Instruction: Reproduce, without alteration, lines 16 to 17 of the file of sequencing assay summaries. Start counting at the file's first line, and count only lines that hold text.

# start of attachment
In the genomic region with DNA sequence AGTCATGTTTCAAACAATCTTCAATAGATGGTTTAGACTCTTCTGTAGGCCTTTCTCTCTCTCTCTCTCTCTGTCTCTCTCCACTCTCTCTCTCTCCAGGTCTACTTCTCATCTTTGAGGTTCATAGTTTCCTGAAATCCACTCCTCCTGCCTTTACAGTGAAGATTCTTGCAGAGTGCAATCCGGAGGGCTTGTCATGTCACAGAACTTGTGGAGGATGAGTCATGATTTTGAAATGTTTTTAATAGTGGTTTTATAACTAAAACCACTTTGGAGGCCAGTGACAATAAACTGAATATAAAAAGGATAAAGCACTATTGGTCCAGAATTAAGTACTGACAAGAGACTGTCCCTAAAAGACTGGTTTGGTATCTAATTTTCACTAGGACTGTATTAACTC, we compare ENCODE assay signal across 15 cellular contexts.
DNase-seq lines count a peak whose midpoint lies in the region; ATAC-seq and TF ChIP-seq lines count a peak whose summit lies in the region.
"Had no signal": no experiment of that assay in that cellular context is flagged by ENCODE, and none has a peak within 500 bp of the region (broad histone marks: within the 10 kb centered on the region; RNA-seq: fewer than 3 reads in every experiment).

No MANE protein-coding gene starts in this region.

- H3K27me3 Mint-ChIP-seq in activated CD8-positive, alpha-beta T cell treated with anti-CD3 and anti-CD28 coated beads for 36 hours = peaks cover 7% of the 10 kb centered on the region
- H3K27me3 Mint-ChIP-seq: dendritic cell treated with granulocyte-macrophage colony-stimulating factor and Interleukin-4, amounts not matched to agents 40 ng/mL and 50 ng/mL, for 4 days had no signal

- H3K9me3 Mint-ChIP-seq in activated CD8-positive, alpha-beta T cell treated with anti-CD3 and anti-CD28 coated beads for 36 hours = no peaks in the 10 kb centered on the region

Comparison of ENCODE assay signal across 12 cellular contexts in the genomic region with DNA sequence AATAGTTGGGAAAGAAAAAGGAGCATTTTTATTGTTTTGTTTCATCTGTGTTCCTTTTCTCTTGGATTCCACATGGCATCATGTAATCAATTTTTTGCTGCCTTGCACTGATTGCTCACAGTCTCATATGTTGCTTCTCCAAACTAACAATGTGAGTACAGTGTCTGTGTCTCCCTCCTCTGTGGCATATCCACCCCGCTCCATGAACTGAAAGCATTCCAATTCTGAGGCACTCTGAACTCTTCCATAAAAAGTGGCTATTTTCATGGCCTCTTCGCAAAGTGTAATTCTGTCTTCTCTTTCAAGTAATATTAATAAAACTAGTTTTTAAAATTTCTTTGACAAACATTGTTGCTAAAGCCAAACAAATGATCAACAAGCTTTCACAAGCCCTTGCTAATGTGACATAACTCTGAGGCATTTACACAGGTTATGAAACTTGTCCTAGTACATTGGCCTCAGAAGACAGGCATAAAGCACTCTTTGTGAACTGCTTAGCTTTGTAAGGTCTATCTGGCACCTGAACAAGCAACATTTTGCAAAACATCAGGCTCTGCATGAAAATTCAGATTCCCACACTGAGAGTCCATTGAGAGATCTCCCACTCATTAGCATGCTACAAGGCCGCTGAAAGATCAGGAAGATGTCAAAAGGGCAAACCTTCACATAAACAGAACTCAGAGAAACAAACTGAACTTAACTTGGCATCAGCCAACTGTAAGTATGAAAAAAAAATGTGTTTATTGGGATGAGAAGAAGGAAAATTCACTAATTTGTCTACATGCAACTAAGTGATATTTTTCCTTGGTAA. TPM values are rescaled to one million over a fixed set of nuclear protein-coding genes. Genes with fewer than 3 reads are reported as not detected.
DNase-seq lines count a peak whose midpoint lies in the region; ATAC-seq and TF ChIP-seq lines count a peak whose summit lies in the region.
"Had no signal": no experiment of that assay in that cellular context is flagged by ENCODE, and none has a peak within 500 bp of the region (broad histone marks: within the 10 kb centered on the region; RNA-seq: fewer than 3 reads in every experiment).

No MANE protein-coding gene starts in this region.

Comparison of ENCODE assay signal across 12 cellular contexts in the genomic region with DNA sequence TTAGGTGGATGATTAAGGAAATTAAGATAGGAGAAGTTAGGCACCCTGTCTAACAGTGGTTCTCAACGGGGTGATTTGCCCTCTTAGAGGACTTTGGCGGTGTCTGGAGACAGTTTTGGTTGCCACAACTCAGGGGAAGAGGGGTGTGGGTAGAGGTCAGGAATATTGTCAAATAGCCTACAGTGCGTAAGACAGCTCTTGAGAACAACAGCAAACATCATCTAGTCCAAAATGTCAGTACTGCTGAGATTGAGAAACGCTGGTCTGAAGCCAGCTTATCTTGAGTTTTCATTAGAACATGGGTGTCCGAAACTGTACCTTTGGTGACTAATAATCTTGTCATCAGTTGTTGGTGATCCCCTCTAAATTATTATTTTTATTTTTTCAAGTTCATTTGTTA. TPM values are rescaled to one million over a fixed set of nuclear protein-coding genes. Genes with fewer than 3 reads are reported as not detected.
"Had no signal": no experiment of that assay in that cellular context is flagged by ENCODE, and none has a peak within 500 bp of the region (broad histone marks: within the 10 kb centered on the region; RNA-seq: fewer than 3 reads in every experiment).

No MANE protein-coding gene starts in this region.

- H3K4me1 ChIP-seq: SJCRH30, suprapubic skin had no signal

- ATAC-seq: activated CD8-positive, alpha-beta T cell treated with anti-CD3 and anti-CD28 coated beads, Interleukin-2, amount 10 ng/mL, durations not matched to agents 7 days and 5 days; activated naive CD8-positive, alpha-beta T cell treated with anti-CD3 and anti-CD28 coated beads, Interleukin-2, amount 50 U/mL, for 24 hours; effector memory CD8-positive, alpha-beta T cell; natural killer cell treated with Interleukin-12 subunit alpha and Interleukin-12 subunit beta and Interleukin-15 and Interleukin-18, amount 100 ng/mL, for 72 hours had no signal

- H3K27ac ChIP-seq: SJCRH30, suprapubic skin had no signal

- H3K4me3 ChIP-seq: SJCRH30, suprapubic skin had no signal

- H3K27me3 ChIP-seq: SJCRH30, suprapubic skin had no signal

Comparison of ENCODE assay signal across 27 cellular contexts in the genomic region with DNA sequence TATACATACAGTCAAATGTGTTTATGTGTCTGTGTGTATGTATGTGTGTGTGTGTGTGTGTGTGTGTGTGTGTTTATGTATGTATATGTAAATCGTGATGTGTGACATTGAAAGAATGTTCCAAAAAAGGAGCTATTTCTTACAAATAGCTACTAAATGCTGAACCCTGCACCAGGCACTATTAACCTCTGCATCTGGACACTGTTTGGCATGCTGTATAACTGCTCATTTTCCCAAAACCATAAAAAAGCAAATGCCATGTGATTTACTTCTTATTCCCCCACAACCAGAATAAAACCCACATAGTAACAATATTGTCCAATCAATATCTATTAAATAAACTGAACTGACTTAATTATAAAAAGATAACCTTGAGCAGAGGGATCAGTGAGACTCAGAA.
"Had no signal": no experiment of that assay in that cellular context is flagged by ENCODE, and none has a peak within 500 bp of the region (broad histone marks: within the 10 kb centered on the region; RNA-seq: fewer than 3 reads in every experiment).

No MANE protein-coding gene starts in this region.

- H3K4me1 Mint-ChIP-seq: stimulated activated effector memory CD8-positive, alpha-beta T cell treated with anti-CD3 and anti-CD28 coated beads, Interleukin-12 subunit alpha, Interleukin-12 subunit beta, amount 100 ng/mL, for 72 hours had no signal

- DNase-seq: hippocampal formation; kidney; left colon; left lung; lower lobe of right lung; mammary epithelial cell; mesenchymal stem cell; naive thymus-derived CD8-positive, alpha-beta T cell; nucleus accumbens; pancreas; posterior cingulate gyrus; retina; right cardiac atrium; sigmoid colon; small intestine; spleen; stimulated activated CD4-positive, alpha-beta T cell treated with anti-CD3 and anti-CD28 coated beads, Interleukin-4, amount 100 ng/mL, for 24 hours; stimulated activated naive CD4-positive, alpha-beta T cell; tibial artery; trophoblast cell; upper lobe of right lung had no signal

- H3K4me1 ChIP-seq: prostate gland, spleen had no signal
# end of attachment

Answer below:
- ATAC-seq: activated CD8-positive, alpha-beta T cell treated with anti-CD3 and anti-CD28 coated beads, Interleukin-2, amount 10 ng/mL, durations not matched to agents 7 days and 5 days; activated naive CD8-positive, alpha-beta T cell treated with anti-CD3 and anti-CD28 coated beads, Interleukin-2, amount 50 U/mL, for 24 hours; effector memory CD8-positive, alpha-beta T cell; natural killer cell treated with Interleukin-12 subunit alpha and Interleukin-12 subunit beta and Interleukin-15 and Interleukin-18, amount 100 ng/mL, for 72 hours had no signal

- H3K27ac ChIP-seq: SJCRH30, suprapubic skin had no signal